European Parliament: a primer

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BRUSSELS (AP) — At 751 members, the European Parliament is larger than the U.S. Congress or British House of Commons, but has far less legislative muscle.

The European Union's only popularly elected institution, it shares power over the EU budget and legislation with the Council of the European Union, which directly represents the governments of the bloc's 28 member states.

The parliament has to approve EU-wide legislation on issues including the internal market, environment, transport, agriculture, consumer protection and civil liberties. It also exercises oversight over how EU institutions spend taxpayers' money.

But it cannot levy taxes or legislate in certain areas and, in practice, member governments of the EU play a much greater role in areas like foreign policy, security and defense, health, education and social policy.

This month's election marks the first time where, under the 2009 Lisbon Treaty, European voters' choices are supposed to be taken into account when the president of the EU's executive arm, the European Commission, is chosen. How that will work in practice remains to be seen. But even if member states try to impose a candidate, he or she must be ratified by a majority of the parliament.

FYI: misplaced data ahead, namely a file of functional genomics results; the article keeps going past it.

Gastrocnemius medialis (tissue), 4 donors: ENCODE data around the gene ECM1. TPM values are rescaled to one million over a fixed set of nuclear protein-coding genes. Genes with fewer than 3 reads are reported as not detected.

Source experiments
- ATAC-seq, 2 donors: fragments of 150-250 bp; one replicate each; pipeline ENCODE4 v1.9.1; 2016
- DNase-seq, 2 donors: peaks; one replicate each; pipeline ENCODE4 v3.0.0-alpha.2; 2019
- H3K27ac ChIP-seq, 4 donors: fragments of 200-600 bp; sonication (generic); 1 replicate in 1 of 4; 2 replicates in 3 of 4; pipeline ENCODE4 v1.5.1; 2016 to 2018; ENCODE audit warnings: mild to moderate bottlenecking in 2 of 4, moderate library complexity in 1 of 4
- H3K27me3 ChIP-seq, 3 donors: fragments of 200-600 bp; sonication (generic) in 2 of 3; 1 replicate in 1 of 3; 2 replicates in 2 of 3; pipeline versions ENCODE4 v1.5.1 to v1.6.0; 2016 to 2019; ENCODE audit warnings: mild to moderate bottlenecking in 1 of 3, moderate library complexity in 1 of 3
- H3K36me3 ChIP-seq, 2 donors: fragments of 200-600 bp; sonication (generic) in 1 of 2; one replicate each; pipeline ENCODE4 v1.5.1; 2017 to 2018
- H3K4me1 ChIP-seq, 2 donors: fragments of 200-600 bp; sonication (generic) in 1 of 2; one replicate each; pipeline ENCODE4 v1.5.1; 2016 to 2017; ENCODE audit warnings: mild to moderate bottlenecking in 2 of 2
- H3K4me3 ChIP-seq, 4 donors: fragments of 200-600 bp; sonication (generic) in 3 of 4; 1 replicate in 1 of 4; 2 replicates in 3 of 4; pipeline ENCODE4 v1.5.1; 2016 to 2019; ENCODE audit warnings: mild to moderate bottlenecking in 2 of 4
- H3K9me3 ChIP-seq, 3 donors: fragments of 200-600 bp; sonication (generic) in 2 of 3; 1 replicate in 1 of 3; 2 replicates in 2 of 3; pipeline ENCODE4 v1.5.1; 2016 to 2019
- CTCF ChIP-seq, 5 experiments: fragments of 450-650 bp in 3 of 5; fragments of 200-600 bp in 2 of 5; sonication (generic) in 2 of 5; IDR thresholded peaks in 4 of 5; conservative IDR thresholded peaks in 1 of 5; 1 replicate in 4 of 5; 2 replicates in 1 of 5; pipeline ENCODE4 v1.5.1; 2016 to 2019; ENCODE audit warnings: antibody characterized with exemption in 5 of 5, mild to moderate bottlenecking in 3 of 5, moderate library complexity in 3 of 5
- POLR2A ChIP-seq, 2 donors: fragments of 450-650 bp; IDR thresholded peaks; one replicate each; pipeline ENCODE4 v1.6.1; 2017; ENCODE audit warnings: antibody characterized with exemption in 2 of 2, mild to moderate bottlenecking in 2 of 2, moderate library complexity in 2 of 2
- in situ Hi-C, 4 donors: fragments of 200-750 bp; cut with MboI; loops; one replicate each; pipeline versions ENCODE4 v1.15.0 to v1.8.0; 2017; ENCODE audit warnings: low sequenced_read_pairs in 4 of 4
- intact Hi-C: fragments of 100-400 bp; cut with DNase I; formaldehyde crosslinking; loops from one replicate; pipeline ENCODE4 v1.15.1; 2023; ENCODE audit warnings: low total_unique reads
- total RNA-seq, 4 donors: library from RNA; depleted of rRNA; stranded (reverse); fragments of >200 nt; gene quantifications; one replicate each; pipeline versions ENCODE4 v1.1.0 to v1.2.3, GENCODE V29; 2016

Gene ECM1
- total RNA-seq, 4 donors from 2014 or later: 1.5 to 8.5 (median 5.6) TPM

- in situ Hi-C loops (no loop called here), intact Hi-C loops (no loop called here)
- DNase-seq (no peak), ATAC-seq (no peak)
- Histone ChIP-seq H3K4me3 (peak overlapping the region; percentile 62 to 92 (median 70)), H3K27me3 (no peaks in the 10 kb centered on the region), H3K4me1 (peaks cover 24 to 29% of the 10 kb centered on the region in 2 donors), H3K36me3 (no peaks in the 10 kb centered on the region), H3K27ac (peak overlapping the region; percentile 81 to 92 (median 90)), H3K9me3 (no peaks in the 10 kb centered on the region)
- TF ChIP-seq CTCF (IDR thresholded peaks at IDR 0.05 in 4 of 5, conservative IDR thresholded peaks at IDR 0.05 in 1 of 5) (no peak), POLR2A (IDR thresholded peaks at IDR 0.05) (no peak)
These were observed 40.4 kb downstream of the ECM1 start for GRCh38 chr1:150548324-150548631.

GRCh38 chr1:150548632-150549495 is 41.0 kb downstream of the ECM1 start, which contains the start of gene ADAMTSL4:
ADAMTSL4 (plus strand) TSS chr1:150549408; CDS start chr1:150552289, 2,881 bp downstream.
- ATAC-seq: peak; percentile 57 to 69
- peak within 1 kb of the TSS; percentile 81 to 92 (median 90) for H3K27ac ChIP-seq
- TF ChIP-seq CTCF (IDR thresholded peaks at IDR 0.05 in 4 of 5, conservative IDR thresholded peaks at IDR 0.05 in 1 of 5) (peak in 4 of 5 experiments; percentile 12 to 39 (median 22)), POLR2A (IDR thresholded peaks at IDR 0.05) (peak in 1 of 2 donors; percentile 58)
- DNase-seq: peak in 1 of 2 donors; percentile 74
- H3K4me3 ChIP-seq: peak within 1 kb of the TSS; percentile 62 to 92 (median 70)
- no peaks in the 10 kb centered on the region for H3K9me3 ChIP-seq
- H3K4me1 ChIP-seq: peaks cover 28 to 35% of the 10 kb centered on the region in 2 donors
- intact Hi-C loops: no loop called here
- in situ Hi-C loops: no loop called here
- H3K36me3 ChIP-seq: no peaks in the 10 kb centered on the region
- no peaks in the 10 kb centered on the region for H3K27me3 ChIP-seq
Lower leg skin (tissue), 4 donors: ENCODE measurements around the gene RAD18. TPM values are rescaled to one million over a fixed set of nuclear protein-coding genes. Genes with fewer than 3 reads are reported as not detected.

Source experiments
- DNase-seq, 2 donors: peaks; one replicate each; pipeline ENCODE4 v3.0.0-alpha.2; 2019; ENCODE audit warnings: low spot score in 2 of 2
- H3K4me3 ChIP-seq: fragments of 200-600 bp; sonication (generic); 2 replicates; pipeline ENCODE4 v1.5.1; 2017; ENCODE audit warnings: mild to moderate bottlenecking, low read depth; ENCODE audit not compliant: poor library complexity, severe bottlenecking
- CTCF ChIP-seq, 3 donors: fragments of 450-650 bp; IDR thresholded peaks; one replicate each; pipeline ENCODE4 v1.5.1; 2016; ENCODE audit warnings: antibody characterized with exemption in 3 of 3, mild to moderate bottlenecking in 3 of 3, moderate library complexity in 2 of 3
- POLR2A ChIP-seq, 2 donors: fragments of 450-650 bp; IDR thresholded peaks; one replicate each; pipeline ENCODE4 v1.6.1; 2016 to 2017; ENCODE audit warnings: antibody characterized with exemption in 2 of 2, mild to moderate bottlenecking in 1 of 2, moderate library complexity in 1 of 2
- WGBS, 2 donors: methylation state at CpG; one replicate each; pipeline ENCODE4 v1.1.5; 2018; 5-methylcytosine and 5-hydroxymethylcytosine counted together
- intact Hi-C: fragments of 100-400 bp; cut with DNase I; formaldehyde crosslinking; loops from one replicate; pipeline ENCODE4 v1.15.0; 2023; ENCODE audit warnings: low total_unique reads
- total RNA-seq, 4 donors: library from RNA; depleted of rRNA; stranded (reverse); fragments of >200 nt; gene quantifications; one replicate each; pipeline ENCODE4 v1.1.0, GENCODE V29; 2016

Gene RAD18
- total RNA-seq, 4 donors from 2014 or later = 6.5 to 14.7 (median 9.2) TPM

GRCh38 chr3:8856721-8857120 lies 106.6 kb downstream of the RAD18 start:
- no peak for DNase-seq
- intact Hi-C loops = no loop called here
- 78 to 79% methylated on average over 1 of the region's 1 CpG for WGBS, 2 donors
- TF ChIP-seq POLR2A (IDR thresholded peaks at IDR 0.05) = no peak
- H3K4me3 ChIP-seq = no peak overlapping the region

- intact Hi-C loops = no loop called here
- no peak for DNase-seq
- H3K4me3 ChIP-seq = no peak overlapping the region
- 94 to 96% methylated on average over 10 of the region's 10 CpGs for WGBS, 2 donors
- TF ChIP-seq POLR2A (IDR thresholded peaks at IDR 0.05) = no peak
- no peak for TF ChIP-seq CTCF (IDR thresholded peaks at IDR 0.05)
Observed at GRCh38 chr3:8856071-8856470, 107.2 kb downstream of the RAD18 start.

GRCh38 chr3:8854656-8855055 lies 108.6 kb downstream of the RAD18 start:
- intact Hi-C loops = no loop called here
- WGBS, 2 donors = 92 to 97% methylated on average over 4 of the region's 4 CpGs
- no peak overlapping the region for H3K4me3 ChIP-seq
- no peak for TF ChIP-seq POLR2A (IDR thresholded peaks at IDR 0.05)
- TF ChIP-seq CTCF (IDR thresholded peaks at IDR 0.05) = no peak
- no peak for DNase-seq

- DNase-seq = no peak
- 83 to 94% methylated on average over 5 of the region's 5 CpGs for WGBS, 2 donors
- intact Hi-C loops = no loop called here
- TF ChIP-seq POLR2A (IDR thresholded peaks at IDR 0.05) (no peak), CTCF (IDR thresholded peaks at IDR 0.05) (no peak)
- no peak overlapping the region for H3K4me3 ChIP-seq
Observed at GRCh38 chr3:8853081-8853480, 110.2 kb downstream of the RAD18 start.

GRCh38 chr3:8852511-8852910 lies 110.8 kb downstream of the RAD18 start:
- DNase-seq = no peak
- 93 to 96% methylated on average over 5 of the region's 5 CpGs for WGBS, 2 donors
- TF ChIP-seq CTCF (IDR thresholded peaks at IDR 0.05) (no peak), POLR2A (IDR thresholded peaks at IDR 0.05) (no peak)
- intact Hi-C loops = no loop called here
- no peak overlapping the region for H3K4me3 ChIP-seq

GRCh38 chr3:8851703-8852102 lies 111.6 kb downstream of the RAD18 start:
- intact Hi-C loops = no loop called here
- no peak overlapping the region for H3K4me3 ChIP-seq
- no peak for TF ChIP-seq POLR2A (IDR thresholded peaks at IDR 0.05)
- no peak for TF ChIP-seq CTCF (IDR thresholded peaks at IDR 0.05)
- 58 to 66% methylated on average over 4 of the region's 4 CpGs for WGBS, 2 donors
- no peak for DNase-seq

Voting begins Thursday in Britain and the Netherlands. On Friday it's Ireland's turn. Latvia, Malta and Slovakia vote on Saturday, while people in the Czech Republic may cast ballots Friday or Saturday. Sunday is election day in the rest of the EU, with results from all countries being made public after the last polling stations close in Italy at 11 p.m. (2100 GMT).

There have been 766 members of the European Parliament (also known as MEPs) since Croatia joined the European Union in July. The number of seats in the parliament, which is based in Brussels and the French city of Strasbourg, has been limited in the future to 751.

Seats are allocated according to member states' populations. Tiny states like Malta have six and Germany has the most — 96.

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